Thursday, August 21, 2008


There are plenty of articles about how to avoid bad SEOs, so I wasn’t too surprised when I started my research to see how many articles have been written about avoiding bad clients. Many were…eloquent, to say the least. They reminded me a little bit of a particularly bad boss I had once. He possessed three nasty qualities: first, everything was a crisis and had to be done immediately; second, he refused to use a computer or even a typewriter (so I had to print out his email and get handwritten replies from him); and third, his handwriting required about a month to learn how to read with any accuracy.

I mention this because clients are short-term bosses. If your client wants you to work under conditions you wouldn’t take from a boss, you shouldn’t be working with that client. Clients are not spouses; you should not take them on hoping that they’ll change (you shouldn’t do that with a spouse either, of course, but that’s a different article). If you turn down a client because it isn’t working, or it isn’t going to work, you end up saving both you and the client a lot of pain and misspent energy and resources.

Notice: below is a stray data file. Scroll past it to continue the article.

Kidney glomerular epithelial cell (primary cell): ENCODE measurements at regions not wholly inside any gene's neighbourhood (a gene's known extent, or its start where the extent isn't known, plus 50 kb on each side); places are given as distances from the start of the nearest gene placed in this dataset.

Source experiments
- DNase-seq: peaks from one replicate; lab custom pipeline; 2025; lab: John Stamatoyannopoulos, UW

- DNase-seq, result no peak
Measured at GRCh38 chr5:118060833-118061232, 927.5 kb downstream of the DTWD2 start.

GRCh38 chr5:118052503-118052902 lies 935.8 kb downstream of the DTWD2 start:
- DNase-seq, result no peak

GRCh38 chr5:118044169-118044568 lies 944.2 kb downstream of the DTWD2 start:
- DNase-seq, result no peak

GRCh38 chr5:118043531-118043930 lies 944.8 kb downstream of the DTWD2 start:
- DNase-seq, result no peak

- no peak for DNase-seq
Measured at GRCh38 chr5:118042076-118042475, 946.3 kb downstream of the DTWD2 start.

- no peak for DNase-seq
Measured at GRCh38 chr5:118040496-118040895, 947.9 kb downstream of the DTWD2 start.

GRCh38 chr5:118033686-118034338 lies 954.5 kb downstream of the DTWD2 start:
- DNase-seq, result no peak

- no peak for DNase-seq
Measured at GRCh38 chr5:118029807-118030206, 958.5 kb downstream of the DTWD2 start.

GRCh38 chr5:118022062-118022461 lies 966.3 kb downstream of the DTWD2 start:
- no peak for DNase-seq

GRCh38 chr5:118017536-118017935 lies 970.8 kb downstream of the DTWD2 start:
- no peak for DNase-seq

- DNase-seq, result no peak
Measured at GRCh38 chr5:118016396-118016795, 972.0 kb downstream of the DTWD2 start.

As with prospective employers or romantic partners, turning a client down doesn’t mean that the client or you are bad, it just means that you aren’t a good match for each other. For example, if you can’t help a business reach its SEO goals for the amount of money they can afford to spend, you should turn them away, and if possible point them to a colleague who can. This can happen for businesses with a highly local clientele. A very small regional real estate company, for example, might or might not get enough traffic from an SEO campaign to justify its expense.
It’s not always that simple though. You might run across clients with attitudes which make your job more difficult. And I’ll start covering these dangerous characters in the next section.